How to win our show and shine…

June 30th, 2011

Fancy seeing your car featured in a banner like this? If so, read on...

Lately, we’ve been receiving a very healthy amount of monthly show and shine entries, and more questions than ever before have been asked about how we judge the competition and pick the winners. These questions have ranged from the pre-emptive “What do I need to do to win?” to the cheeky “I didn’t win last month: why not?”, and have raised some interesting points. As a result, we’ve decided to spill the beans and tell you exactly what you need to do to win. This should save you a bit of time and misdirected effort in future.

To kick things off, let’s recap the rules… “The rules for entering our monthly show and shine competition are simple. Firstly, buy some products from us and keep a note of the order number. Then use the products and take decent quality photos of the results. Finally submit at least eight photos to our usual e-mail address, along with the original order number and a written summary of what you did. At the end of each month we will judge that month’s entries and the winner will be featured here and will receive £150 worth of products from the store. Good luck!”.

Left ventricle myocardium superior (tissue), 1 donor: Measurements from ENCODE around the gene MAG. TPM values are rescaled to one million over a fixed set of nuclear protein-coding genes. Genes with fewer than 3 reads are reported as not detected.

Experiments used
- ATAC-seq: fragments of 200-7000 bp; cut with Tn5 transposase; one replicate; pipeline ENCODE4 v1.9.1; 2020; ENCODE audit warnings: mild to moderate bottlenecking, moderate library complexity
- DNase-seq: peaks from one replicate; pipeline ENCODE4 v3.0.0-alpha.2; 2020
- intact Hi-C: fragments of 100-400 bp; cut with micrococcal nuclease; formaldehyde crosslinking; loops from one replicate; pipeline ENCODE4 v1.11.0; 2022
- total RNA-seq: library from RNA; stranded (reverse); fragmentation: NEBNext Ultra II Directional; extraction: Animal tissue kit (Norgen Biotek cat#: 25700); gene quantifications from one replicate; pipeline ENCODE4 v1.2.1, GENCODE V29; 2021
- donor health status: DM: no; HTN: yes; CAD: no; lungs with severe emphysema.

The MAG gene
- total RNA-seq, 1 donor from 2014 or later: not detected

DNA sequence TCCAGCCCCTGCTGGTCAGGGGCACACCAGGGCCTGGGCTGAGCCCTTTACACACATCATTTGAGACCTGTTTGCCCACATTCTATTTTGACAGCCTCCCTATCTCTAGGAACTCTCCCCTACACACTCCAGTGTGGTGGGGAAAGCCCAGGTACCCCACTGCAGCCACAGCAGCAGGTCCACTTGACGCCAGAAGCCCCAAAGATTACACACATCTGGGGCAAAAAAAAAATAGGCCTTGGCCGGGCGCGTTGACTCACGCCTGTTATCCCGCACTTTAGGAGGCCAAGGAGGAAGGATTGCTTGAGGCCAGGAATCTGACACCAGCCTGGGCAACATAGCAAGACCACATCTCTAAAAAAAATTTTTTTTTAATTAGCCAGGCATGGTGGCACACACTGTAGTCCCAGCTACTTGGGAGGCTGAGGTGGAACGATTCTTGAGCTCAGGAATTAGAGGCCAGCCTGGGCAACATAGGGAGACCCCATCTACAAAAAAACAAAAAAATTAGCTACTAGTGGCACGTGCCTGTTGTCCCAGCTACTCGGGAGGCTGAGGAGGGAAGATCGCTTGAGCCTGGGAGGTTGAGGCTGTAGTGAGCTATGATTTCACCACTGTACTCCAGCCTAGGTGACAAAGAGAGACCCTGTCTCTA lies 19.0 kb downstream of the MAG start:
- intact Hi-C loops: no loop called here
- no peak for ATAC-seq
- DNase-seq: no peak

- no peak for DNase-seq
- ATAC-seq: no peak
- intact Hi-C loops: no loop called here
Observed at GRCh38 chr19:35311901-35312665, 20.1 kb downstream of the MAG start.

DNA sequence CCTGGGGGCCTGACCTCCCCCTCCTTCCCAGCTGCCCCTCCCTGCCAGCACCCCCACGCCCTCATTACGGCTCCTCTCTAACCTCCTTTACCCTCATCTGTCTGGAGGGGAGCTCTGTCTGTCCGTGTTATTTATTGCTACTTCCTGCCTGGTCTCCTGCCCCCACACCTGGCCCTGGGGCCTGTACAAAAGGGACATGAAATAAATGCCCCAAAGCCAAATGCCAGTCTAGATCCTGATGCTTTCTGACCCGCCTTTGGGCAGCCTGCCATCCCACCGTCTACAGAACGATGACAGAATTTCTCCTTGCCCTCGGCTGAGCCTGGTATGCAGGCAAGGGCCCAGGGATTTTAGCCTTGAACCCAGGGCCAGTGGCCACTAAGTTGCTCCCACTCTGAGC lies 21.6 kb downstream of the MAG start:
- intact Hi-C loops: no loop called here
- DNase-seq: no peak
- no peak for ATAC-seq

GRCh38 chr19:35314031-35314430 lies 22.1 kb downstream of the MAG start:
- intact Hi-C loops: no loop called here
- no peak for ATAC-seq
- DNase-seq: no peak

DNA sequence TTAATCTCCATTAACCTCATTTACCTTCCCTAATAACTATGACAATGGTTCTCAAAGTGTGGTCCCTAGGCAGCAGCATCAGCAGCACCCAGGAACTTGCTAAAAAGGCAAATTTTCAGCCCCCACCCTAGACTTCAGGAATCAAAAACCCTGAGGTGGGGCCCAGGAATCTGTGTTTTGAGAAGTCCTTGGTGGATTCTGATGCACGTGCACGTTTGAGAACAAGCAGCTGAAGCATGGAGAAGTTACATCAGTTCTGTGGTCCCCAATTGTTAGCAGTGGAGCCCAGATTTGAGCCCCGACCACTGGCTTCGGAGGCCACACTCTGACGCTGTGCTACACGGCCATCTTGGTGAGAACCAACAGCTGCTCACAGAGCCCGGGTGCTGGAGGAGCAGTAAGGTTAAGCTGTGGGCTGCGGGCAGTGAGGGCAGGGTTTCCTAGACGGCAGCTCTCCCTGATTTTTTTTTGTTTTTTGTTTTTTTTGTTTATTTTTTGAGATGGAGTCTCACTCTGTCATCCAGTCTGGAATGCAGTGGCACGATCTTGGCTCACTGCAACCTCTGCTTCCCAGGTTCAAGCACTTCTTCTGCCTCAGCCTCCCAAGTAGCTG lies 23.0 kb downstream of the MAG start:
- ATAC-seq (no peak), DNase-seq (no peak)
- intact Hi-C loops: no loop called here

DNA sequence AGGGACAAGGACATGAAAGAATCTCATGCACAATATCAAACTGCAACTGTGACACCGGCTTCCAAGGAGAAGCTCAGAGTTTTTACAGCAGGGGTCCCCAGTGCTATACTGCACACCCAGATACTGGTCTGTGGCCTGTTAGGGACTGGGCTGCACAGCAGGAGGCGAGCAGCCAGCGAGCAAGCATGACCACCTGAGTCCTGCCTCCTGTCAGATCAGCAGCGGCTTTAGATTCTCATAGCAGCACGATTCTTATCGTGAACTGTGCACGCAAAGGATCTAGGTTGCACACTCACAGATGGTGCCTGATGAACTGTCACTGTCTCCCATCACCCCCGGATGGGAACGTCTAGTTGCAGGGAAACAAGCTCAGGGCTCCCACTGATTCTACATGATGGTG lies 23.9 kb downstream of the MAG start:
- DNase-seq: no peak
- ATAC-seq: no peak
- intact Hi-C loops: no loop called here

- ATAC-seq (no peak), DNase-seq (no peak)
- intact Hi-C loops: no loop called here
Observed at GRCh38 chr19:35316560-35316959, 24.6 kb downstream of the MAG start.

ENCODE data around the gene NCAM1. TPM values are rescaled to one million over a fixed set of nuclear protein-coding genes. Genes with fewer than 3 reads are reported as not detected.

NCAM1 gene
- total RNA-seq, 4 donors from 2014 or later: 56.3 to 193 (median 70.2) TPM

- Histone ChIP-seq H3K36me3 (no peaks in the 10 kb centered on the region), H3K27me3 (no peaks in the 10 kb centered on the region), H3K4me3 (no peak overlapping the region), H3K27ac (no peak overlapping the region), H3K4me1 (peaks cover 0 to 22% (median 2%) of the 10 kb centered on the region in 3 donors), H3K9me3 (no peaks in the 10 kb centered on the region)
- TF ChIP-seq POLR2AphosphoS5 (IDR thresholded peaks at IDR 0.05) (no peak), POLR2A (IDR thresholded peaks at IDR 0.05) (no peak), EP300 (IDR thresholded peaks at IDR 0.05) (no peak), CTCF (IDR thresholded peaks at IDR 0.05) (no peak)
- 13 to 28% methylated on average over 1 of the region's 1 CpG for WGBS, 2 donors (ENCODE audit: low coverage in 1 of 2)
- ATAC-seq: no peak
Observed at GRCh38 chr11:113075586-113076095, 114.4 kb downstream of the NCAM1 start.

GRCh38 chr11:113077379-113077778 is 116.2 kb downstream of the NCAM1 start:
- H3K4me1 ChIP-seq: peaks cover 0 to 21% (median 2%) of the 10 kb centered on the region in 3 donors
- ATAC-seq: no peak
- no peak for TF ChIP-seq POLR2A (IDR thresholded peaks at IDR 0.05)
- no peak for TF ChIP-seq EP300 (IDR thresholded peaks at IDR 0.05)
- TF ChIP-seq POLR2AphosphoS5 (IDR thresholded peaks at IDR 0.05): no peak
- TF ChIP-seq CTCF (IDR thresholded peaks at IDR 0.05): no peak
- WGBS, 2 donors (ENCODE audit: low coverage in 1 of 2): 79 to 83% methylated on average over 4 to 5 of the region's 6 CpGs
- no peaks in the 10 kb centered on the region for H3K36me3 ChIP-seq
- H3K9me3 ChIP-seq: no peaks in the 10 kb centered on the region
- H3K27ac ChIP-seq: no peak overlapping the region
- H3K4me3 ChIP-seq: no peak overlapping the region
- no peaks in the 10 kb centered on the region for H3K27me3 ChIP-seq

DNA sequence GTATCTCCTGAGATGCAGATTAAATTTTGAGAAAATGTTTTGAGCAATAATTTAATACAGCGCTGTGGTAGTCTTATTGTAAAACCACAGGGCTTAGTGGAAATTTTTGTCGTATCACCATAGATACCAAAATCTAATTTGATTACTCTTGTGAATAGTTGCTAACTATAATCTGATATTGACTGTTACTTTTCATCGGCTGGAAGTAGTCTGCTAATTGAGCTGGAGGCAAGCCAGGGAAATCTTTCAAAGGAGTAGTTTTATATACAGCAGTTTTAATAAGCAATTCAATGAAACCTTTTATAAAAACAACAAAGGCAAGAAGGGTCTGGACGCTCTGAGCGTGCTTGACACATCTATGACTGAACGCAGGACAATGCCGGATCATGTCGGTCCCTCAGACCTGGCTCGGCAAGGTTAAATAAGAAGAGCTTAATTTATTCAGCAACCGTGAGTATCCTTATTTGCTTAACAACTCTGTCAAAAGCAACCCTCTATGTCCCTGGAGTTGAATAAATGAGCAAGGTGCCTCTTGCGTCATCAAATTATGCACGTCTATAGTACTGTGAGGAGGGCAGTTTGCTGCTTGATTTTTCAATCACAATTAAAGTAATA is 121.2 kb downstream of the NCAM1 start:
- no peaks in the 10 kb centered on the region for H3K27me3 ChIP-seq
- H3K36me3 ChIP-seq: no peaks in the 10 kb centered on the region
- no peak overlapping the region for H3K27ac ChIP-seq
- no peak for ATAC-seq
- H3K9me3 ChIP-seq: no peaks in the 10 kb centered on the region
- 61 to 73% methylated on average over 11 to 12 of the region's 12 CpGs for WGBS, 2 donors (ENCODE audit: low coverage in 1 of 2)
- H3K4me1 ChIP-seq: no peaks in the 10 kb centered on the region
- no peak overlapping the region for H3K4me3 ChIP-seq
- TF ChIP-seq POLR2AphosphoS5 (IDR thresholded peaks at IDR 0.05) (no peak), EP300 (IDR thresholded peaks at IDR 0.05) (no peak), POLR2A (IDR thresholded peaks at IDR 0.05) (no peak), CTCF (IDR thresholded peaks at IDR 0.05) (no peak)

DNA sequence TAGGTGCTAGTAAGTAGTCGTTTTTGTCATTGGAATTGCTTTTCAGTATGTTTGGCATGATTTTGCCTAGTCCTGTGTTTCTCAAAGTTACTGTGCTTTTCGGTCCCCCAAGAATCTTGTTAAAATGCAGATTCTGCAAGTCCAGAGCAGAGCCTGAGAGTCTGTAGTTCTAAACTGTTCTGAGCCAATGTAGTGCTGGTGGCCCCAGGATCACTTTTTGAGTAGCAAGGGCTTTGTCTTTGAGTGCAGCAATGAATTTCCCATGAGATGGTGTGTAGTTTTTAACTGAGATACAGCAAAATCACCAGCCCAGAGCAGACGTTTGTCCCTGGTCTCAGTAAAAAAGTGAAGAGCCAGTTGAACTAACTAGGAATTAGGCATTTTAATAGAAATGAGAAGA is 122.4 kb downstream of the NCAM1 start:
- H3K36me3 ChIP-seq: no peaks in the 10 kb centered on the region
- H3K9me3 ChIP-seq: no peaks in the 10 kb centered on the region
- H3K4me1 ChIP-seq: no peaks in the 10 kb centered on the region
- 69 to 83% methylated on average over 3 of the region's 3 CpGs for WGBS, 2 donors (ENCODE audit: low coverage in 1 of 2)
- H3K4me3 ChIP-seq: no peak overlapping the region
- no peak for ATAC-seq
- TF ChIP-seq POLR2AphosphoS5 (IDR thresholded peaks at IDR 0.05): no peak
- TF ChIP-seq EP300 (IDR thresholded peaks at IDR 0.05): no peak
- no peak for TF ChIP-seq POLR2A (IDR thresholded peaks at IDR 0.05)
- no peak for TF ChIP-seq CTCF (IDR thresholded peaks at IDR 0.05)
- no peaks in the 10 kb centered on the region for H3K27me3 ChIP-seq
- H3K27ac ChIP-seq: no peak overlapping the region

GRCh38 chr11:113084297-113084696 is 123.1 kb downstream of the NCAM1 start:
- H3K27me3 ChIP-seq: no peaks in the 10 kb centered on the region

John’s thoughts on protection…

June 2nd, 2011

John's freshly detailed Lotus Elise, protected with Werkstat Acrylic products

So far, I’ve blogged on washing, decontamination and polishing, so this article is, with just a hint of predictability, going to focus on paint protection and last stage products (or LSPs for short).

When deciding which LSP to select, due to the chiefly subjective nature of the subject, I think it’s best to consider which properties in a finish are of highest importance. Some products will maximise flake pop, others reflectivity, some the depth of shine and colour richness (also known as jetting). Obviously factors such as durability are objective and will play a more easily quantifiable part in the process. If you know what you’re looking for in a finish, it makes product selection much easier – remembering that, at the moment, there is no truly perfect LSP.